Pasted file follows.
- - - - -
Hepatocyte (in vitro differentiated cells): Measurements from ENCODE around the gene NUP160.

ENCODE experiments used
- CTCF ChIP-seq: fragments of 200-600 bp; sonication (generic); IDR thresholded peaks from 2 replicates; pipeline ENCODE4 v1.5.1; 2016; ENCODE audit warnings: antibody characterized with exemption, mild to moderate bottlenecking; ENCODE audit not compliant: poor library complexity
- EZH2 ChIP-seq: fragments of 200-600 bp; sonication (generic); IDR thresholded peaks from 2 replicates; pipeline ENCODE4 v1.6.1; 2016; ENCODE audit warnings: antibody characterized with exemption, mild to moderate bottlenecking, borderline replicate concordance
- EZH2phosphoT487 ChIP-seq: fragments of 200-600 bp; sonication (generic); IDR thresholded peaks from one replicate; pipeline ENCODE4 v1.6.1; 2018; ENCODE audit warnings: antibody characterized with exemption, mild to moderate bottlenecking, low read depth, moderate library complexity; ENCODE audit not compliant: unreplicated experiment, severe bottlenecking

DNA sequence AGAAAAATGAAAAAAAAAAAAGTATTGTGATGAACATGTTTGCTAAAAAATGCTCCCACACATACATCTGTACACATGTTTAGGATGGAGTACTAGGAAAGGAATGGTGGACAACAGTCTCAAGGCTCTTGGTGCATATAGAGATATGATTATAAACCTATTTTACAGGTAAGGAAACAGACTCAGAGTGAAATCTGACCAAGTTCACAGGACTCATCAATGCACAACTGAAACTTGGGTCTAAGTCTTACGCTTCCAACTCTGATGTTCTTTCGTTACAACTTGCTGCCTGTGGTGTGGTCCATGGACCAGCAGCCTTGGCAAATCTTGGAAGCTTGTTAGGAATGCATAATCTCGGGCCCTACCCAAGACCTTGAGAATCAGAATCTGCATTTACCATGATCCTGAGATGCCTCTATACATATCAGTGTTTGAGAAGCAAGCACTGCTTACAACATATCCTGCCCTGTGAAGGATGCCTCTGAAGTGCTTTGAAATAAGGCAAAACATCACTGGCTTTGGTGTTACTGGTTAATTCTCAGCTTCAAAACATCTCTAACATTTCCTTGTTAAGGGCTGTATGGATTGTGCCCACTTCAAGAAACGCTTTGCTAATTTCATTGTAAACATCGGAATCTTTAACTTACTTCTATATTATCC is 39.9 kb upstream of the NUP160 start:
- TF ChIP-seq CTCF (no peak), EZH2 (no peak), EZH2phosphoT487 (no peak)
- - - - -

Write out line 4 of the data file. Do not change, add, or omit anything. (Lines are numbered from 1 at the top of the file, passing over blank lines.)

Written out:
- EZH2 ChIP-seq: fragments of 200-600 bp; sonication (generic); IDR thresholded peaks from 2 replicates; pipeline ENCODE4 v1.6.1; 2016; ENCODE audit warnings: antibody characterized with exemption, mild to moderate bottlenecking, borderline replicate concordance